The House and Senate have released their “sprinkle lists” for the coming fiscal year, outlining a monsoon of spending for dozens of projects totaling more than double what lawmakers allocated last year.
The sprinkle list is what Capitol insiders call the “supplemental funding” initiatives, last-minute budget items used to sweeten the pot and provide funding for some pet projects.
As Jason Garcia explained in 2015 for Florida Trend: The money can be “used to sprinkle one last helping of hometown projects into the budget in order to get a budget deal done.”
Leaders agreed on $759 million for local projects, like infrastructure, springs restoration, health care programs and pay raises.
The Senate outlined spending for 161 projects worth a total of $511.8 million, $135.6 million of which is recurring funds. Meanwhile, the House funded 62 projects worth $248.3 million, $89.7 million of which is recurring.
Last year, the Senate detailed 115 projects worth a total of $165.5 million, including $26.2 million recurring dollars, while the House funded 76 projects worth $182.2 million, including $47 million recurring funds.
This year, the Senate also directed four sections of proviso language while the House detailed 11 sections.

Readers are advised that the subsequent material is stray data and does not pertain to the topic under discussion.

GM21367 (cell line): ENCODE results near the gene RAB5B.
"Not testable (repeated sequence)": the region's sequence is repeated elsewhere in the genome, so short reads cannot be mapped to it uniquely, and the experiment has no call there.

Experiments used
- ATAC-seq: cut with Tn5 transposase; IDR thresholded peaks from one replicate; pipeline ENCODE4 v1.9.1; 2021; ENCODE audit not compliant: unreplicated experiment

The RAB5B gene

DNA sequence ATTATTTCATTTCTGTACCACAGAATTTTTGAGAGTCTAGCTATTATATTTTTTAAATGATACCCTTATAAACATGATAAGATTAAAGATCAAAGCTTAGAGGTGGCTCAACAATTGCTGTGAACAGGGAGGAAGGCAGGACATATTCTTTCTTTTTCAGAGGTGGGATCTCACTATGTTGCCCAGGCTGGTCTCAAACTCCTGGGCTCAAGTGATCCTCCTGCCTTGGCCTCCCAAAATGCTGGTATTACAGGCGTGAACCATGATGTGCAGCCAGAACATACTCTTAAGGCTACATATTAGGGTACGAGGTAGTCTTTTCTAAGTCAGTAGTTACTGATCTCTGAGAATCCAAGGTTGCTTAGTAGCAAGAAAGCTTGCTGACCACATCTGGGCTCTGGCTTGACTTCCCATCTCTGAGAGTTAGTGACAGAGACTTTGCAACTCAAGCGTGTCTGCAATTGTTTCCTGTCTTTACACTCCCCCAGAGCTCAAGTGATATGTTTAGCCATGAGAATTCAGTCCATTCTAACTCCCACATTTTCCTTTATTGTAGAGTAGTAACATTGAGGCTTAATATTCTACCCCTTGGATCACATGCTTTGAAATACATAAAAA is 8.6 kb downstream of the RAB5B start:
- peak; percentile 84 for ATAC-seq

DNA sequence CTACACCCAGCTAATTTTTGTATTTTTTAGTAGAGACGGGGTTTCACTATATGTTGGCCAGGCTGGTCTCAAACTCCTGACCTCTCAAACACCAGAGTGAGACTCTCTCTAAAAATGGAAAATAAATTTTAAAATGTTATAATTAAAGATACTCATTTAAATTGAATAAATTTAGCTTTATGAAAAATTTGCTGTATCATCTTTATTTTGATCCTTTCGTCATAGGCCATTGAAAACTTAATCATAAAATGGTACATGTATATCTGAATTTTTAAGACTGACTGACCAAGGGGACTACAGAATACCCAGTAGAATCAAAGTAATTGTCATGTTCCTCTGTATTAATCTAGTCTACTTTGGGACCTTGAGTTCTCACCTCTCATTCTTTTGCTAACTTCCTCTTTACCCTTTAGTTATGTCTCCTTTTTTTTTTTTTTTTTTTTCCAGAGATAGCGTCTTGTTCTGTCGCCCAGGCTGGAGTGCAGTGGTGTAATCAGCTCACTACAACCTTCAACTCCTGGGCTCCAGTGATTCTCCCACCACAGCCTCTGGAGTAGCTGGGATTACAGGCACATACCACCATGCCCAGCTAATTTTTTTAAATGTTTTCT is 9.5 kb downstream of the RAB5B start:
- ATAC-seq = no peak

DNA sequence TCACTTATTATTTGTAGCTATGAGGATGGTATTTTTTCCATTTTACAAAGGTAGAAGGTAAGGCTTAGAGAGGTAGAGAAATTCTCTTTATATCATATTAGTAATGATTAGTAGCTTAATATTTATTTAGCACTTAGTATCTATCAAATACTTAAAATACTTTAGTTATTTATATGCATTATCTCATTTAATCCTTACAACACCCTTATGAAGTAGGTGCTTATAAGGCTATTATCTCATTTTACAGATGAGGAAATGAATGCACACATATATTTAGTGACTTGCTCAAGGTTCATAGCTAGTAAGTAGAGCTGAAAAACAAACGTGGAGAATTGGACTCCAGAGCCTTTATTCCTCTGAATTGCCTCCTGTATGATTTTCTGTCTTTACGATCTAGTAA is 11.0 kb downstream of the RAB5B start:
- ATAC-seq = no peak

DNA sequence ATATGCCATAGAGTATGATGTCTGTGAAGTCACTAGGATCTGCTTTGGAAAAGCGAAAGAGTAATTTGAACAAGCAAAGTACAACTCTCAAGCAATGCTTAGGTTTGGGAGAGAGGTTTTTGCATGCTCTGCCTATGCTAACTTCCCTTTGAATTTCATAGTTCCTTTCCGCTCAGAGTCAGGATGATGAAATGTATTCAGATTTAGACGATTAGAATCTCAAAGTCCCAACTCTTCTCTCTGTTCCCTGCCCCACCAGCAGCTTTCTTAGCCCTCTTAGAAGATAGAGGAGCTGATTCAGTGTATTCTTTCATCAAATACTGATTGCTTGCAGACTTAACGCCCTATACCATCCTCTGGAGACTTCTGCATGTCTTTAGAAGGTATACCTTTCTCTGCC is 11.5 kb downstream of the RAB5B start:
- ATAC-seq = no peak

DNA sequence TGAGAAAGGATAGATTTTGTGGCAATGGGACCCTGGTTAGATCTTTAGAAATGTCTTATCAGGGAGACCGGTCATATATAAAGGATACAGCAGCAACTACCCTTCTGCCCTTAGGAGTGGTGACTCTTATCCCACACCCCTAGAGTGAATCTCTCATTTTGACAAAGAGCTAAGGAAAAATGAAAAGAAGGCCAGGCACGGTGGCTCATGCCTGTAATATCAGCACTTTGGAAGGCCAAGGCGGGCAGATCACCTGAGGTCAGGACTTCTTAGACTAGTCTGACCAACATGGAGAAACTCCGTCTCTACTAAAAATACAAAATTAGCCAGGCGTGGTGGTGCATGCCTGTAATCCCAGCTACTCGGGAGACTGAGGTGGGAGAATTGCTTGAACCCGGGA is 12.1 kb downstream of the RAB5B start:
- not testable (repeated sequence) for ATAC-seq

The House’s largest expenditure is $42.4 million in assistance to Children’s Hospitals, an allocation also repeated in the Senate list. Other large items are $25 million each for Department of Children and Families mental health services, the State Apartment Incentive Loan program and springs restoration.
However, the largest Senate item is $106 million to develop the area around Moffitt Cancer Center’s Pasco County upcoming location. Another major Senate item is $35 million for a Sports Training and Youth Tournament Complex
The pool of money has been described as a “super-preeminence” fund. Budget negotiators have defended their lists as a way to smooth the rough edges around the budget. Budget watchdogs at Florida TaxWatch have repeatedly targeted sprinkle spending in their annual Budget Turkey Watch report.
Lawmakers also outlined $3.5 billion in federal COVID-19 relief spending, an amount that is contingent on the aid dollars arriving. Major items there include higher education construction and deferred maintenance, broadband funding, Capitol Complex renovations and land acquisition.